Sleep deprivation constitutes anything less than seven hours according to the Center for Human Sleep Science at the University of California, Berkeley. The sleep cycle of slow wave and REM sleep is 90 minutes and we need 4-5 cycles of this to recharge.
Night shifts. Electrical light (LED light reduces melatonin levels). Social media at our fingertips 24:7. Anxiety. Pressure to work or socialise all hours.
Attitudes; “We have stigmatised sleep with the label of laziness. We want to seem busy, and one way we express that is by proclaiming how little sleep we’re getting. It’s a badge of honour… After being awake for 19 hours, you’re as cognitively impaired as someone who is drunk“. Matthew Walker, sleep scientist
Increased risk of hypertension, heart attack, stroke, diabetes, Alzheimers, poor mental health – suicidal thoughts and addiction, certain types of cancer; the World Health Organisation has classed any form of night-time shift work as a probable carcinogen.
Sleep deprivation results in 60% amplification in the reactivity of the amygdala – a key spot for triggering anger and rage.
Dr Michael Farquhar, Consultant in Sleep Medicine, gives an ARIES talk on how fatigue affects the body and the potential impact on anaesthetists and patients.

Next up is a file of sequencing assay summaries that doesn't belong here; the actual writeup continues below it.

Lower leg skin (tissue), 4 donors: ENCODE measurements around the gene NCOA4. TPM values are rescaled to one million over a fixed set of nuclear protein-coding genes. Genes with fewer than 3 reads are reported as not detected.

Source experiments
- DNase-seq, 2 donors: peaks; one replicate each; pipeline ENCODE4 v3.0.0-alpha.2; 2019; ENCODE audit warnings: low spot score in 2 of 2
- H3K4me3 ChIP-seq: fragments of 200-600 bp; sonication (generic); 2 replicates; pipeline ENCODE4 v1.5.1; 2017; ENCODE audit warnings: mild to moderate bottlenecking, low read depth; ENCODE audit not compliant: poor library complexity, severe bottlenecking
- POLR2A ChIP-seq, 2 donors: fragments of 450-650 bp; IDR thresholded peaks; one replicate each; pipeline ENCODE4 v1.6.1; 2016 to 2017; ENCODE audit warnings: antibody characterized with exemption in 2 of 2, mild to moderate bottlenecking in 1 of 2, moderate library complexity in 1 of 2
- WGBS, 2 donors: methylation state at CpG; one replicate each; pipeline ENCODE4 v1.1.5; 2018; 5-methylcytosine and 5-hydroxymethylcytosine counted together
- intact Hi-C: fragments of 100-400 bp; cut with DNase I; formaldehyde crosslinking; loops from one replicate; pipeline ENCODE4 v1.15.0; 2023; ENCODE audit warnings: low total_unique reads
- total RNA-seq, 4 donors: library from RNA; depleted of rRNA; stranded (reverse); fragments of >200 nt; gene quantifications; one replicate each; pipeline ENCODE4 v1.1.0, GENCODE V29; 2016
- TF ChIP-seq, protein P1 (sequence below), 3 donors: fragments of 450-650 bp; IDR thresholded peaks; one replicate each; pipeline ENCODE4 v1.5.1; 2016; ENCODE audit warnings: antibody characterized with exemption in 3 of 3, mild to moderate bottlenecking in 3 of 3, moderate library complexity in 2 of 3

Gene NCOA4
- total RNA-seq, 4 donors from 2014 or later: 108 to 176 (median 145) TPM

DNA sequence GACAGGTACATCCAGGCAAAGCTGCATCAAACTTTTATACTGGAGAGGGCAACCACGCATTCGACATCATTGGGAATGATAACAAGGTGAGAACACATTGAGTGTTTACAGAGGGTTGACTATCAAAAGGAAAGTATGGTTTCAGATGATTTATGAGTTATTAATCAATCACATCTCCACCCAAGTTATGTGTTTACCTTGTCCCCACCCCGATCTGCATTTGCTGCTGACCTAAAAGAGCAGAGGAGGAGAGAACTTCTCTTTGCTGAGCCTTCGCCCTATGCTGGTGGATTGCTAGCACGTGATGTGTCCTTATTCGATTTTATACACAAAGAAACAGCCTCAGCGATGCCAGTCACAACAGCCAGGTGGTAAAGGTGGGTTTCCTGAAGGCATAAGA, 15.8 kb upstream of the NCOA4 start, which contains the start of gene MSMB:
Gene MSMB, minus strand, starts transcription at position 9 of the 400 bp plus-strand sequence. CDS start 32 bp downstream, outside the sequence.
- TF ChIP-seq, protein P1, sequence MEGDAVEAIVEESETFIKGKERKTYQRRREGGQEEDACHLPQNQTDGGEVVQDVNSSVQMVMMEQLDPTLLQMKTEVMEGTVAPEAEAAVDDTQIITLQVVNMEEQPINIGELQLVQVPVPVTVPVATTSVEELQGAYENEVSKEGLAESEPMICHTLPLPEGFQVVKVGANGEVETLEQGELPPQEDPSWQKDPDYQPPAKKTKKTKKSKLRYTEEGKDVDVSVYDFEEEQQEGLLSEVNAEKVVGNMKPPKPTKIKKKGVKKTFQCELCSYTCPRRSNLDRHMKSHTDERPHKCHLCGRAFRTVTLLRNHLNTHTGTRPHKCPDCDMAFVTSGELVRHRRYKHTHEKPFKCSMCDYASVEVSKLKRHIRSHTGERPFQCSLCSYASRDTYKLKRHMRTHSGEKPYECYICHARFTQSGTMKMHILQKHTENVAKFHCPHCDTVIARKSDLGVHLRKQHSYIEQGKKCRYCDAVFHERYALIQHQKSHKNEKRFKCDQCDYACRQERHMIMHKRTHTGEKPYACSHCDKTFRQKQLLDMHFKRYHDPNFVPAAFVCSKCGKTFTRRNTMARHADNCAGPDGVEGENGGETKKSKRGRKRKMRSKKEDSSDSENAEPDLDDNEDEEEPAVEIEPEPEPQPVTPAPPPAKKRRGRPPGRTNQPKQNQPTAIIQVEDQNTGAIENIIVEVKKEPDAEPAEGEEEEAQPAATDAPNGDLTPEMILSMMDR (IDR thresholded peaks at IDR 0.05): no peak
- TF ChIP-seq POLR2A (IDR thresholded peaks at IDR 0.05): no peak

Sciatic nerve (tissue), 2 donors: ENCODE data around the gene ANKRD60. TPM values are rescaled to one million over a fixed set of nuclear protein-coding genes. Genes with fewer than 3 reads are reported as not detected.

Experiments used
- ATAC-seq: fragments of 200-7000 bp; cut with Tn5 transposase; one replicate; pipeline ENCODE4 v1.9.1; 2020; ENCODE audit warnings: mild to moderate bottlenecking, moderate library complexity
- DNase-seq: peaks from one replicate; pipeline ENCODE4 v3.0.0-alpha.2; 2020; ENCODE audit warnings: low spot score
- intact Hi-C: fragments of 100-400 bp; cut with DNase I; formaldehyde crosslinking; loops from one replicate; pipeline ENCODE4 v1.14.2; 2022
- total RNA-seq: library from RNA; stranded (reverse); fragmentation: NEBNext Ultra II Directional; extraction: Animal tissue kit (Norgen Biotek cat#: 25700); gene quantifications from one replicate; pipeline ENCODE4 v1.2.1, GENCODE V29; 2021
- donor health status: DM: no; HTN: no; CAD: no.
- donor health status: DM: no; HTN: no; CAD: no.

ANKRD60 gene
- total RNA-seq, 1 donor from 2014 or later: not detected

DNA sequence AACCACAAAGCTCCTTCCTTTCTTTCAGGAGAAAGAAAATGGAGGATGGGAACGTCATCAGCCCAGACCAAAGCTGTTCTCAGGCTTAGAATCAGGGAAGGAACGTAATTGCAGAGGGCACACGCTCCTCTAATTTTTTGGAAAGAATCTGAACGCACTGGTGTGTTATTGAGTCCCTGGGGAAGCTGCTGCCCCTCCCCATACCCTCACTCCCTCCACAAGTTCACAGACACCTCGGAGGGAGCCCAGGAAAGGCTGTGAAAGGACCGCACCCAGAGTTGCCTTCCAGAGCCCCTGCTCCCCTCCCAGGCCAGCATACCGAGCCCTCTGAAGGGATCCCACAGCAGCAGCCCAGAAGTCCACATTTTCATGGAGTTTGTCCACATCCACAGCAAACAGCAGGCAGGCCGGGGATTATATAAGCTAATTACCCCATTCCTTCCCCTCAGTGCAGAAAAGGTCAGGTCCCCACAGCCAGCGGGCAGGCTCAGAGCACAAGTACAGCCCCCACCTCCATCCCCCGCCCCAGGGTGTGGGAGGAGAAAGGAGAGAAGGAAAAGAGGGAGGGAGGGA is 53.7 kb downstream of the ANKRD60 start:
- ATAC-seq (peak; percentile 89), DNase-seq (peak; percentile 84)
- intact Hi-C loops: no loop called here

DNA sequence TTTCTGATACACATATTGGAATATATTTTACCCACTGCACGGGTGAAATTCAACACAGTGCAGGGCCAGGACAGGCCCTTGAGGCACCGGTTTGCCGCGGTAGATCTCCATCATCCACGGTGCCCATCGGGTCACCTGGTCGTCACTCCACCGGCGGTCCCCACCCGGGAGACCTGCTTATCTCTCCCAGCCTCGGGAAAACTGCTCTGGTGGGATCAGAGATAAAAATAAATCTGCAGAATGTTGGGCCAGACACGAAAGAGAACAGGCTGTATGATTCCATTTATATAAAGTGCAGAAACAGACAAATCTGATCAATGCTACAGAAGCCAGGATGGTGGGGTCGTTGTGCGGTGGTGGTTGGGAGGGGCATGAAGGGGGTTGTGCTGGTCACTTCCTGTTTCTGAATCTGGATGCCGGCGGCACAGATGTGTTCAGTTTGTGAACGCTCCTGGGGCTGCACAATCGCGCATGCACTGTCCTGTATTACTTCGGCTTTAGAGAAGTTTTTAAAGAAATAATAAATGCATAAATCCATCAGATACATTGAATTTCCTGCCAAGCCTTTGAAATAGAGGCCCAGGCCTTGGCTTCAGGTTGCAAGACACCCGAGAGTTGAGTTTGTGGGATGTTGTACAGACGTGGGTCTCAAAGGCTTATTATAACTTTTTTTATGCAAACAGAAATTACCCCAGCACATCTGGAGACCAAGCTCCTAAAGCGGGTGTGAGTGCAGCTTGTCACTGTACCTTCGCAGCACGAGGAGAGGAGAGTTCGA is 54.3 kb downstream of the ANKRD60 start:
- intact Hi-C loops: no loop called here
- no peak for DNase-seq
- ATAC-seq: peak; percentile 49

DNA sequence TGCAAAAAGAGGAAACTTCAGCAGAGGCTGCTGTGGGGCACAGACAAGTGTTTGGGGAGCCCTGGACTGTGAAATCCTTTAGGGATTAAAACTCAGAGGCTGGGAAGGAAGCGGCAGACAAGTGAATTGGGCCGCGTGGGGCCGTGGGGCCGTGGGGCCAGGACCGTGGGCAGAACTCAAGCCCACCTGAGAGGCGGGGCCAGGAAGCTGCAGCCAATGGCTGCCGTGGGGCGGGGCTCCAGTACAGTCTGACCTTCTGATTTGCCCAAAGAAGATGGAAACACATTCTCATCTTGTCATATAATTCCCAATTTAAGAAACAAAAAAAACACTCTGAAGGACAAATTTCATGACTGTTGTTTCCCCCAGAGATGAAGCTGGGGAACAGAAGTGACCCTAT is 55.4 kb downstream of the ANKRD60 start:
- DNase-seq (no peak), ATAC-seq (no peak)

Think about sleep as a kind of work, like going to the gym, and prioritise it for your health and wellbeing.
Have a bedtime alarm with a half hour notice to start cycling down; turn off electronic devices, take a hot bath, have a hot (non-caffeinated drink), go to bed in a cool room, use lavender oils in the bath or bedroom.
Consider meditation and/or yoga. Combining cognitive behavioral therapy for insomnia (CBT-I) with mindfulness meditation has been shown to improve sleep better than CBT-I alone.
Listen to soothing music; it stimulates parasympathetic nervous system, to help your body relax and prepare for sleep. Adults who listen to relaxing music before bed fall asleep faster, sleep longer, wake up less during the night.
Companies should think about rewarding sleep. Productivity will rise, and motivation, creativity and even levels of honesty will be improved.
Vetlife has a sleep hygiene page with links to resources, and a section for insomnia advice and support.
The National Sleep Foundation has lots of great blogs and advice